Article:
Figure 3. Comparison of the carbon isotope ratios (expressed as d13C) of methane and coexisting carbon dioxide in ocean-floor sediments (from Galimov and Kvenvolden, 1983). The carbon isotope ratios of the two gases seem to follow the same depth dependence, but with the CO2 always isotopically heavier than the methane. This is the pattern to be expected if progressive fractionation were happening, with the CO2 produced (probably by bacterial oxidation) from methane moving upward through the crust. Both the methane and the CO2 produced would become isotopically lighter on the way up, but the CO2 would be heavier by a constant amount than the methane from which it was derived. (This is not the interpretation given by the authors of the article.)
Progressive fractionation is an important process because it can drive the remaining material to a very much greater fractionation than could be done by any single chemical step. It is of course the technique used for commercial isotope separation, where extremely large fractionation factors are required. In our case two effects work in the same sense, helping to create the result. One is the tendency for the oxide to bind slightly more tightly with the heavier carbon isotope (in CO2), and in equilibrium conditions at a low temperature the heavy isotope will therefore be enriched in the oxide and depleted in the remaining methane. The other effect is the diffusion speed, which for methane with the heavier isotope and a mass number of 17, will be 3 percent slower than for the light methane with a mass number of 16. This means that in any circumstance where methane is diffusing through a barrier to fill a reservoir, the light isotope methane will enter initially with a 30 per mil enrichment. If this reservoir were to fill another, the light isotope enrichment would augment. Differential removal by oxydation, by different solubilities in water, by different adsorption on solids, by bacterial attack, will all affect the final result of a slow percolation of methane through diverse strata of rock. Since in any such progressive fractionation the final effect can be arbitrarily large, one cannot conclude that a large fractionation implies that of a single step process, namely the one that occurs in plants.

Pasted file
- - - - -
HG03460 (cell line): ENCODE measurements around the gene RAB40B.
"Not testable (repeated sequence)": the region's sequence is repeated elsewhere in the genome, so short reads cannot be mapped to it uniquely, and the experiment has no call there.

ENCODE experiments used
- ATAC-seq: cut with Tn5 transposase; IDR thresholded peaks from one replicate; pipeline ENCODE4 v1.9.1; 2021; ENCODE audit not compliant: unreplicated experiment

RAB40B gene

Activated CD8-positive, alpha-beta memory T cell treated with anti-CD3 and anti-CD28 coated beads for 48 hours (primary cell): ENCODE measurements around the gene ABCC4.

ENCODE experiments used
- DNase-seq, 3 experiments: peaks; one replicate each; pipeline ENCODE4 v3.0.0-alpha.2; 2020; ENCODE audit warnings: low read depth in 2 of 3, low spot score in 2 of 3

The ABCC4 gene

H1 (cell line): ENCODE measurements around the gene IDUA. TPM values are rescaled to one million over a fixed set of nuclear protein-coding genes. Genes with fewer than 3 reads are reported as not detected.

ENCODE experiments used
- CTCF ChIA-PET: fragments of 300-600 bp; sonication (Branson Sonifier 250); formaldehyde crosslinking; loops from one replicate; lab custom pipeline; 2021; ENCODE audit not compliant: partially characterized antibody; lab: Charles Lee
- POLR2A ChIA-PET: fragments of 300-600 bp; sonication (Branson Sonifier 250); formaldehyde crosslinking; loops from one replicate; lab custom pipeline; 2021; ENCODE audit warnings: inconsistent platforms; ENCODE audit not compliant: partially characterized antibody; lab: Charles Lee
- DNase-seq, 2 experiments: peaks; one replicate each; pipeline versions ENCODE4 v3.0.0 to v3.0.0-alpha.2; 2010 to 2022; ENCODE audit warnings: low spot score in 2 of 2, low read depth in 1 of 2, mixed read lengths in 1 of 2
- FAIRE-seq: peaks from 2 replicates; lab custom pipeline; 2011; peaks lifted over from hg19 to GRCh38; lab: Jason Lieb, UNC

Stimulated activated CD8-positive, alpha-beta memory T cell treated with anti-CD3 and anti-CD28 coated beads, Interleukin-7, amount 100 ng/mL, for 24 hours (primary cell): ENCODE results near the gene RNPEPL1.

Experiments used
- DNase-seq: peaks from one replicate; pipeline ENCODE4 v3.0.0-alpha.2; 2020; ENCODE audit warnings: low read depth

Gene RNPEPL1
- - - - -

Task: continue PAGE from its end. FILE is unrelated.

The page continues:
The constancy of the isotopic ratio of marine carbonates spanning all ages deserves further comment. If at any time between the Archean and the present a large change had taken place in the amount of plant debris that was buried, and if this plant debris was, as is usual, isotopically light, then more of the light isotope would have been taken out of the atmospheric-oceanic carbon dioxide reservoir. The remaining CO2 in that reservoir would have been driven to a slightly heavier composition. If as much as one-fifth of the buried carbon was in the form of such plant debris, then the shift in the remaining atmospheric carbon and the resulting shift in the carbonates laid down from it should have been readily observable. When land vegetation suddenly proliferated in Silurian times, for example, one might well think that twice as much unoxidized plant material was buried as before this event. Why is there no change in the isotopic ratio of marine carbonates in that epoch? An explanation that the primordial supply suffered a change in the isotopic ratio just sufficient to compensate is improbable. A more likely explanation is that the quantity of biological debris that is buried is a much smaller fraction than the one usually assumed. The reason for this may be that the identification of much of the buried carbonaceous material as plant debris is not correct and that a large proportion of this material derived directly from hydrocarbons ascending from the mantle. The extra contribution made by the time-variable burial of plant debris may then be so small an effect that it does not show in the isotopic ratio of the carbonates. Of course if all the dispersed kerogen and the oil shales, which have been regarded as source material for oil pools, were derived from the primary hydrocarbons, then this discrepancy would disappear. It is worth noting that the amount of carbon that would have been contained in certifiable fossils is a very small quantity by comparison.